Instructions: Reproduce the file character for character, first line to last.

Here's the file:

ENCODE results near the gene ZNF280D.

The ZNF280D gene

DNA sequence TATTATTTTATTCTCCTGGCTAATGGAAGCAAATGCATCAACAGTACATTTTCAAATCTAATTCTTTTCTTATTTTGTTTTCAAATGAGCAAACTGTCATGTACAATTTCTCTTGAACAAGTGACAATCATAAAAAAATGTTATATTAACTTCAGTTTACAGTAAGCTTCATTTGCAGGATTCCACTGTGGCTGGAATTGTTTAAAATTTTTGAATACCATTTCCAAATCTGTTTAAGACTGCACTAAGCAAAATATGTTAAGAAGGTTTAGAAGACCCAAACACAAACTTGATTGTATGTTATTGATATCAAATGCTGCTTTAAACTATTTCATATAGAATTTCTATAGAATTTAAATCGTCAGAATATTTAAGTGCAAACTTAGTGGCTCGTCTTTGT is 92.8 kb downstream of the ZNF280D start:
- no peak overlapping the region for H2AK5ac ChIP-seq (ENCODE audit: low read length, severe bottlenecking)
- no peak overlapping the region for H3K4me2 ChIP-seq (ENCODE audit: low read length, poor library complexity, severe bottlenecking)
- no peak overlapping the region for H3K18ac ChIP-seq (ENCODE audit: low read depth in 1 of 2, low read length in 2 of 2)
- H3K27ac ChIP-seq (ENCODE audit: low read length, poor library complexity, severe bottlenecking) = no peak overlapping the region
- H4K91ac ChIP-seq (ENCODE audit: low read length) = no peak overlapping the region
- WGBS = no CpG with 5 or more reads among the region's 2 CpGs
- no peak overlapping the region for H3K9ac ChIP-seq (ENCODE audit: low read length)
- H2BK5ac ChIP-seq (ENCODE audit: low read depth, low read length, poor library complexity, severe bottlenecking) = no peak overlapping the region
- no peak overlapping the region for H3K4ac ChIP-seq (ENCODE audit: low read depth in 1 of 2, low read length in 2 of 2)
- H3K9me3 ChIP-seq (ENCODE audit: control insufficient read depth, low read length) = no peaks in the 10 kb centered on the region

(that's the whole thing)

ENCODE results near the gene ZNF280D.

The ZNF280D gene

DNA sequence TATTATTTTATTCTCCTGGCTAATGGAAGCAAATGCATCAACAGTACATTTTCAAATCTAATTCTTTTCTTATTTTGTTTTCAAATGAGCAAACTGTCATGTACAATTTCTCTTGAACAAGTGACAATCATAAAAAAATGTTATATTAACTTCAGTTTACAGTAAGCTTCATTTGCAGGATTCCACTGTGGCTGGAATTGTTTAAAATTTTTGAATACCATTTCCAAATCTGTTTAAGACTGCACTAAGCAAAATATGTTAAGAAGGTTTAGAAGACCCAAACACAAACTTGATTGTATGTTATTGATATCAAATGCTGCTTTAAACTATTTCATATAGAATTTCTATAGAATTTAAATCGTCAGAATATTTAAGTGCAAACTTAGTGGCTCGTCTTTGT is 92.8 kb downstream of the ZNF280D start:
- no peak overlapping the region for H2AK5ac ChIP-seq (ENCODE audit: low read length, severe bottlenecking)
- no peak overlapping the region for H3K4me2 ChIP-seq (ENCODE audit: low read length, poor library complexity, severe bottlenecking)
- no peak overlapping the region for H3K18ac ChIP-seq (ENCODE audit: low read depth in 1 of 2, low read length in 2 of 2)
- H3K27ac ChIP-seq (ENCODE audit: low read length, poor library complexity, severe bottlenecking) = no peak overlapping the region
- H4K91ac ChIP-seq (ENCODE audit: low read length) = no peak overlapping the region
- WGBS = no CpG with 5 or more reads among the region's 2 CpGs
- no peak overlapping the region for H3K9ac ChIP-seq (ENCODE audit: low read length)
- H2BK5ac ChIP-seq (ENCODE audit: low read depth, low read length, poor library complexity, severe bottlenecking) = no peak overlapping the region
- no peak overlapping the region for H3K4ac ChIP-seq (ENCODE audit: low read depth in 1 of 2, low read length in 2 of 2)
- H3K9me3 ChIP-seq (ENCODE audit: control insufficient read depth, low read length) = no peaks in the 10 kb centered on the region